Frostbite is frozen water in body tissues. Like burns]]> , frostbite injuries can be ranked in severity. First-degree frostbite is the mildest. Fourth-degree frostbite is the most severe. It may result in loss of the affected body part.
The most common parts of the body to become frostbitten include:
Frostbite happens when skin is exposed to freezing temperatures. This can cause the body tissue to freeze. Ice crystals actually form within the frozen body part. Blood cannot flow adequately through the frozen tissue. This causes the frozen tissue to be deprived of blood and oxygen. The combination of freezing and oxygen deprivation causes tissue damage or tissue death. Rewarming may also ultimately lead to tissue death.
Factors that increase your chance for frostbite include:
- Exposure to freezing temperatures without adequate covering
- Low body temperature ( hypothermia]]> )
- Age: very young or very old
- History of previous cold weather injury
- High-altitude cold exposure
- Working in freezing conditions
- Participating in winter sports or high-altitude sports
- Wearing wet clothing
- Suffering from a condition that affects your mental status, such as:
- Inability to move
- Using drugs that cause your blood vessels to become constricted (such as ]]>nicotine]]> )
- Medical conditions, such as:
- Coldness or firmness of tissue
- Waxy appearance of the skin
- Color ranging from red to white to blue, depending on severity
- Blisters that may be filled with clear or bloody fluid
- Numbness, stinging, burning, or tingling
- Joint pain
The doctor will ask about your symptoms and medical history. A physical exam will be done. Diagnosis is usually based on symptoms and the findings of the physical exam.
Rapid rewarming in a warm (100 to 110°F) water bath is the treatment of choice. Slow rewarming may cause more tissue damage.
If you are stranded with frostbite and unable to get medical help:
- Try to get to a warm location. Wrap yourself in blankets.
- Do not put snow or hot water on the injured area.
- Do not rub affected areas.
- Tuck your hands into your armpits to try to rewarm them.
- If it's available, use warm water (at about 105°F [40°C]) to rewarm your frostbitten area.
- Avoid refreezing the affected area. This can result in more severe injury.
- Walking on frozen feet and toes can cause damage. It may be more important to find shelter.
- Drink warm liquids.
- Avoid alcohol and sedatives.
- Cover the injured area with a clean cloth until you can get medical help.
- Rewarming can be intensely painful. To relieve pain take:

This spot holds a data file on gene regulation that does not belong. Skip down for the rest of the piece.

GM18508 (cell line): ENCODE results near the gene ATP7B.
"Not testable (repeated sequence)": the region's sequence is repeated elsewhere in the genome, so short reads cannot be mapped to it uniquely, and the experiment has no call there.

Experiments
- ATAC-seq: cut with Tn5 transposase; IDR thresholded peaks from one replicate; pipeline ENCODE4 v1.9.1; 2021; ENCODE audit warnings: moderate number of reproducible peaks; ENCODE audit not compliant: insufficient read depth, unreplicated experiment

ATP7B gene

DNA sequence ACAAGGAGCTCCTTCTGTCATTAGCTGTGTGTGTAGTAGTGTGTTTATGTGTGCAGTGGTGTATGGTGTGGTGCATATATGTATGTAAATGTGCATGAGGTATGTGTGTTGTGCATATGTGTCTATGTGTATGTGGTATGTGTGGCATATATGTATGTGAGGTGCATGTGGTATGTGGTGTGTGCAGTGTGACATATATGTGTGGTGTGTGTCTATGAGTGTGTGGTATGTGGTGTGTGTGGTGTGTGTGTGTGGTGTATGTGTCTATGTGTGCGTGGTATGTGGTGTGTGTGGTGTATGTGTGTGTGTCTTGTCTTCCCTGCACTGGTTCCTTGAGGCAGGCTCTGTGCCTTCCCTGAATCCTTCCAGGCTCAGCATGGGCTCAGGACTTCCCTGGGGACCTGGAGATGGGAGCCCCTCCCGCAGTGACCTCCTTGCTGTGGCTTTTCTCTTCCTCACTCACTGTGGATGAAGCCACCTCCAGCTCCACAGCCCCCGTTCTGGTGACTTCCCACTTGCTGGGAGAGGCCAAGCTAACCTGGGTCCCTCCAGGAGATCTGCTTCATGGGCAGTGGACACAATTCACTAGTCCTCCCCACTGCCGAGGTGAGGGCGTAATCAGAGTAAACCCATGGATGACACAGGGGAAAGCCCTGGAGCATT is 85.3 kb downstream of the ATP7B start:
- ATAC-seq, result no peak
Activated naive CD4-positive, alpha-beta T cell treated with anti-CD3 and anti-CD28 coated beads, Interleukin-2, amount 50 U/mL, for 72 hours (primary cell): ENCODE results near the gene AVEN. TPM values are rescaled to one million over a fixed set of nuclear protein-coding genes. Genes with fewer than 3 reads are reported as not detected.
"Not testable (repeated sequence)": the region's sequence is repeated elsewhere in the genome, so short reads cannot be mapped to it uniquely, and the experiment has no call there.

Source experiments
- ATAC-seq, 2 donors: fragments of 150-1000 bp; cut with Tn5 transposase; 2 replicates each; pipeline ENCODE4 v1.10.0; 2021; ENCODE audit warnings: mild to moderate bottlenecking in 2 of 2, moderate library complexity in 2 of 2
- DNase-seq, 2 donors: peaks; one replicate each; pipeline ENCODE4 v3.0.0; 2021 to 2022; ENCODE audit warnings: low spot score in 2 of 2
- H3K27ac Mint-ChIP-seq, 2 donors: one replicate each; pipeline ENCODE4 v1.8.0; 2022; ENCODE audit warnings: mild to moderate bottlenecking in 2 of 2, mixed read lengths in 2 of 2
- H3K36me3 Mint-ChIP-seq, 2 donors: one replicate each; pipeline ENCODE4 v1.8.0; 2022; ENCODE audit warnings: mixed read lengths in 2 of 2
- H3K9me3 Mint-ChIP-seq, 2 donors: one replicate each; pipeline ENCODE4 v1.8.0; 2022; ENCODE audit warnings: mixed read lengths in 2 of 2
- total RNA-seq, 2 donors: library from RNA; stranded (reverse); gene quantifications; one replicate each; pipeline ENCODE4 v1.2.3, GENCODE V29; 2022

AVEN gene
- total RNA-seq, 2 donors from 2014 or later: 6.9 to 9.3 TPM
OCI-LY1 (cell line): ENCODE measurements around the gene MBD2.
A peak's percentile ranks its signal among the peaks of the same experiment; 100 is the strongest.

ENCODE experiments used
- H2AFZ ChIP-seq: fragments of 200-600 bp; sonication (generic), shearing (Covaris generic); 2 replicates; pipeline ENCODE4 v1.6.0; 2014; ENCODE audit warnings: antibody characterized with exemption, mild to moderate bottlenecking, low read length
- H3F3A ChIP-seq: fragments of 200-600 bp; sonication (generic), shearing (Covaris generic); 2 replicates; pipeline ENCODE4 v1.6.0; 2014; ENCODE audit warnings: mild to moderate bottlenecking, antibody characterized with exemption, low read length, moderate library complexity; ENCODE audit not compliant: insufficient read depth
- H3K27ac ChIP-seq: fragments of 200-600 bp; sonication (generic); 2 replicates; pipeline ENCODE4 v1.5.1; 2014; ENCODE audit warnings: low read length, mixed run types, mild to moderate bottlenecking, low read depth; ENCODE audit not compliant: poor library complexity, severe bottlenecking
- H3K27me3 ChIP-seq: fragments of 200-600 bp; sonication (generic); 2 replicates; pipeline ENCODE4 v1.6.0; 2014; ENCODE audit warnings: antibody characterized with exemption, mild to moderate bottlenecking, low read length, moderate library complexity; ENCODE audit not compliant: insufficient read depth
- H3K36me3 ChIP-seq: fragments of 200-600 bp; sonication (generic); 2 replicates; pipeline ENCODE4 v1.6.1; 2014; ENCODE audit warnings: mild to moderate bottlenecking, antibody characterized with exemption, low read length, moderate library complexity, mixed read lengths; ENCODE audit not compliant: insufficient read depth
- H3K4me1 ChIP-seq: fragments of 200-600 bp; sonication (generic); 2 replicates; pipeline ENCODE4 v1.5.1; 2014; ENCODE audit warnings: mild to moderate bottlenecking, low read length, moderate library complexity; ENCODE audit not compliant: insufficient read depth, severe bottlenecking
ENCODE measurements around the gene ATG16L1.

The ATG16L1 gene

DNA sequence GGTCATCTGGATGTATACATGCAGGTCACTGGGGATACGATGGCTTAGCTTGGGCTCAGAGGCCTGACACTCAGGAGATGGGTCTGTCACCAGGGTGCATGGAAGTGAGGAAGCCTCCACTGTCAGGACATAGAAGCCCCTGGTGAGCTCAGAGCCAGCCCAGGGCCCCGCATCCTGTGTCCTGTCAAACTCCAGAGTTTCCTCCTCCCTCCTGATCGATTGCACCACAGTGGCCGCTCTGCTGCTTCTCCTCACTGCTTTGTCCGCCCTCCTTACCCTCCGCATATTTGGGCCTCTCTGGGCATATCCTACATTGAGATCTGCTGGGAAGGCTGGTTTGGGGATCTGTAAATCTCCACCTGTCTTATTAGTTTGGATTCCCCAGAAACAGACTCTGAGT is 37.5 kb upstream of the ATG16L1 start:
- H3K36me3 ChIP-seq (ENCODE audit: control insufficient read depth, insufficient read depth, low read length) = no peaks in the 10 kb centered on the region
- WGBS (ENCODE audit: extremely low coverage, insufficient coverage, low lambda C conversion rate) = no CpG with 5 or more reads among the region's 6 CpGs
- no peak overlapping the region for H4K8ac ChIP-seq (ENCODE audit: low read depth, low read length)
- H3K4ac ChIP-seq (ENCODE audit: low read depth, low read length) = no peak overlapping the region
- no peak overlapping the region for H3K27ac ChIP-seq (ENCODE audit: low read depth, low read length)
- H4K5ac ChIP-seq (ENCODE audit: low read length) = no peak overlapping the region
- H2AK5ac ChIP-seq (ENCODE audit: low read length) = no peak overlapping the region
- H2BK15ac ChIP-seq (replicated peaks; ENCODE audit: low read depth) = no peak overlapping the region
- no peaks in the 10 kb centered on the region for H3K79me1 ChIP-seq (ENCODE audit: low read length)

If you're able to get medical assistance, treatment may include moving you to a warm place and wrapping you in blankets. The injured body part may be soaked in warm (not hot) water.
Other treatments may include:
- Opening and emptying blisters.
- Taking antibiotics.
- Taking pain medication.
- Keeping the injured body part elevated above your heart.
- Getting a ]]>tetanus booster shot]]> .
- Receiving ]]>hyperbaric oxygen therapy]]> . This is a special chamber under greater pressure than normal. It will help with blood flow and tissue repair.
- Amputation of all or part of the affected body part. This may be necessary in severe frostbite cases.
If you are diagnosed with frostbite, follow your doctor's instructions .
To help prevent frostbite, dress properly when going outside in cold weather. For example:
- Cover your head, face, hands, and feet adequately.
- Wear layers of clothing.
- Wear materials that provide good insulation. It should keep moisture away from the skin. (eg, wool, polyester, polypropylene)
- Make sure you wear a waterproof outer layer and stay dry.
- Avoid drinking alcohol when you will be in cold weather.
American Academy of Family Physicians
National Library of Medicine
About Kids Health
Bjerke HS, Tevar A. Frostbite. Emedicine website. Available at: http://www.emedicine.com/med/topic2815.htm .
Conn's Current Therapy 2001 . 53rd ed. WB Saunders Company; 2001.
Emergency Medicine: Concepts and Clinical Practice . 4th ed. Mosby-Year Book; 1998.
Mechem CC. Frostbite. Emedicine website. Available at: http://www.emedicine.com/emerg/topic209.htm .
Last reviewed February 2009 by ]]>Ross Zeltser, MD]]>
Please be aware that this information is provided to supplement the care provided by your physician. It is neither intended nor implied to be a substitute for professional medical advice. CALL YOUR HEALTHCARE PROVIDER IMMEDIATELY IF YOU THINK YOU MAY HAVE A MEDICAL EMERGENCY. Always seek the advice of your physician or other qualified health provider prior to starting any new treatment or with any questions you may have regarding a medical condition.
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